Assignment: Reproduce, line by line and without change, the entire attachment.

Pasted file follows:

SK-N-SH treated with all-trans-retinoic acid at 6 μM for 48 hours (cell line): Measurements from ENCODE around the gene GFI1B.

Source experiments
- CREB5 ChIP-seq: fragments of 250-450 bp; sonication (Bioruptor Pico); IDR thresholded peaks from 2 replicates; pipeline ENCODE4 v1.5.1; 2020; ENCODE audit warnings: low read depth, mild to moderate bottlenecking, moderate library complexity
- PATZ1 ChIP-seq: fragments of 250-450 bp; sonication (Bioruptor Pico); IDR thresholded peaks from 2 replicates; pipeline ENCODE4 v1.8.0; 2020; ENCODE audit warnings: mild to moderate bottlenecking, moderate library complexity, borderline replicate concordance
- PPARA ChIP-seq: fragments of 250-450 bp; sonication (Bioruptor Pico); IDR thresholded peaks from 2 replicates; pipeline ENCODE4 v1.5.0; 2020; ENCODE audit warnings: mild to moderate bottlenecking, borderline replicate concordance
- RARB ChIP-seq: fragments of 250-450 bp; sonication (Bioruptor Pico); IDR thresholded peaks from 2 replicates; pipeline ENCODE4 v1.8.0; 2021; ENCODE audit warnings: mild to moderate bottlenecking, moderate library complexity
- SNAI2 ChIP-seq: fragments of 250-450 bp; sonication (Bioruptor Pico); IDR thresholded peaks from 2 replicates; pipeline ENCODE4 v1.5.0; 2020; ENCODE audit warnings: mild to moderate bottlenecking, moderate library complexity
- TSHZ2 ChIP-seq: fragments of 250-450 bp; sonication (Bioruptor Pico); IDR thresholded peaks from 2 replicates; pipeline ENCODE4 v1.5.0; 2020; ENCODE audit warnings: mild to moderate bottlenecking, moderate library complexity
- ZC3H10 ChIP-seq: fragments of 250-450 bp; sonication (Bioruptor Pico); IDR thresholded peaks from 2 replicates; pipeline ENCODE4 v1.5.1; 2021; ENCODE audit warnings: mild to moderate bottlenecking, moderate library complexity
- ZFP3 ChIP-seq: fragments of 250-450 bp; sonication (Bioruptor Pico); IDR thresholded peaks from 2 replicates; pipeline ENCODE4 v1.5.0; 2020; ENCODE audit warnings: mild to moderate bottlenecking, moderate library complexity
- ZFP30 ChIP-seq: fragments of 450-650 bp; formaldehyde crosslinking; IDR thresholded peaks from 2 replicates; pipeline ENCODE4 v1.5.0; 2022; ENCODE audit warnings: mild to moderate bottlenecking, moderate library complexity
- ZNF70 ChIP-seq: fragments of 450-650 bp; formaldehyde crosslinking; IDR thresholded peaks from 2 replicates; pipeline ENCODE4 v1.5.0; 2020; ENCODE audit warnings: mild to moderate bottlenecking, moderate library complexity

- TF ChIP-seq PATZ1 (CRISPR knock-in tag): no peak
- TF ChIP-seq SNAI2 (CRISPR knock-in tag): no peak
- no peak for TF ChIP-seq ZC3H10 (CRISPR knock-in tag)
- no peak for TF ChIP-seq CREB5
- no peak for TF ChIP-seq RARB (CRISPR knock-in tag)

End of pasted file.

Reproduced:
SK-N-SH treated with all-trans-retinoic acid at 6 μM for 48 hours (cell line): Measurements from ENCODE around the gene GFI1B.

Source experiments
- CREB5 ChIP-seq: fragments of 250-450 bp; sonication (Bioruptor Pico); IDR thresholded peaks from 2 replicates; pipeline ENCODE4 v1.5.1; 2020; ENCODE audit warnings: low read depth, mild to moderate bottlenecking, moderate library complexity
- PATZ1 ChIP-seq: fragments of 250-450 bp; sonication (Bioruptor Pico); IDR thresholded peaks from 2 replicates; pipeline ENCODE4 v1.8.0; 2020; ENCODE audit warnings: mild to moderate bottlenecking, moderate library complexity, borderline replicate concordance
- PPARA ChIP-seq: fragments of 250-450 bp; sonication (Bioruptor Pico); IDR thresholded peaks from 2 replicates; pipeline ENCODE4 v1.5.0; 2020; ENCODE audit warnings: mild to moderate bottlenecking, borderline replicate concordance
- RARB ChIP-seq: fragments of 250-450 bp; sonication (Bioruptor Pico); IDR thresholded peaks from 2 replicates; pipeline ENCODE4 v1.8.0; 2021; ENCODE audit warnings: mild to moderate bottlenecking, moderate library complexity
- SNAI2 ChIP-seq: fragments of 250-450 bp; sonication (Bioruptor Pico); IDR thresholded peaks from 2 replicates; pipeline ENCODE4 v1.5.0; 2020; ENCODE audit warnings: mild to moderate bottlenecking, moderate library complexity
- TSHZ2 ChIP-seq: fragments of 250-450 bp; sonication (Bioruptor Pico); IDR thresholded peaks from 2 replicates; pipeline ENCODE4 v1.5.0; 2020; ENCODE audit warnings: mild to moderate bottlenecking, moderate library complexity
- ZC3H10 ChIP-seq: fragments of 250-450 bp; sonication (Bioruptor Pico); IDR thresholded peaks from 2 replicates; pipeline ENCODE4 v1.5.1; 2021; ENCODE audit warnings: mild to moderate bottlenecking, moderate library complexity
- ZFP3 ChIP-seq: fragments of 250-450 bp; sonication (Bioruptor Pico); IDR thresholded peaks from 2 replicates; pipeline ENCODE4 v1.5.0; 2020; ENCODE audit warnings: mild to moderate bottlenecking, moderate library complexity
- ZFP30 ChIP-seq: fragments of 450-650 bp; formaldehyde crosslinking; IDR thresholded peaks from 2 replicates; pipeline ENCODE4 v1.5.0; 2022; ENCODE audit warnings: mild to moderate bottlenecking, moderate library complexity
- ZNF70 ChIP-seq: fragments of 450-650 bp; formaldehyde crosslinking; IDR thresholded peaks from 2 replicates; pipeline ENCODE4 v1.5.0; 2020; ENCODE audit warnings: mild to moderate bottlenecking, moderate library complexity

- TF ChIP-seq PATZ1 (CRISPR knock-in tag): no peak
- TF ChIP-seq SNAI2 (CRISPR knock-in tag): no peak
- no peak for TF ChIP-seq ZC3H10 (CRISPR knock-in tag)
- no peak for TF ChIP-seq CREB5
- no peak for TF ChIP-seq RARB (CRISPR knock-in tag)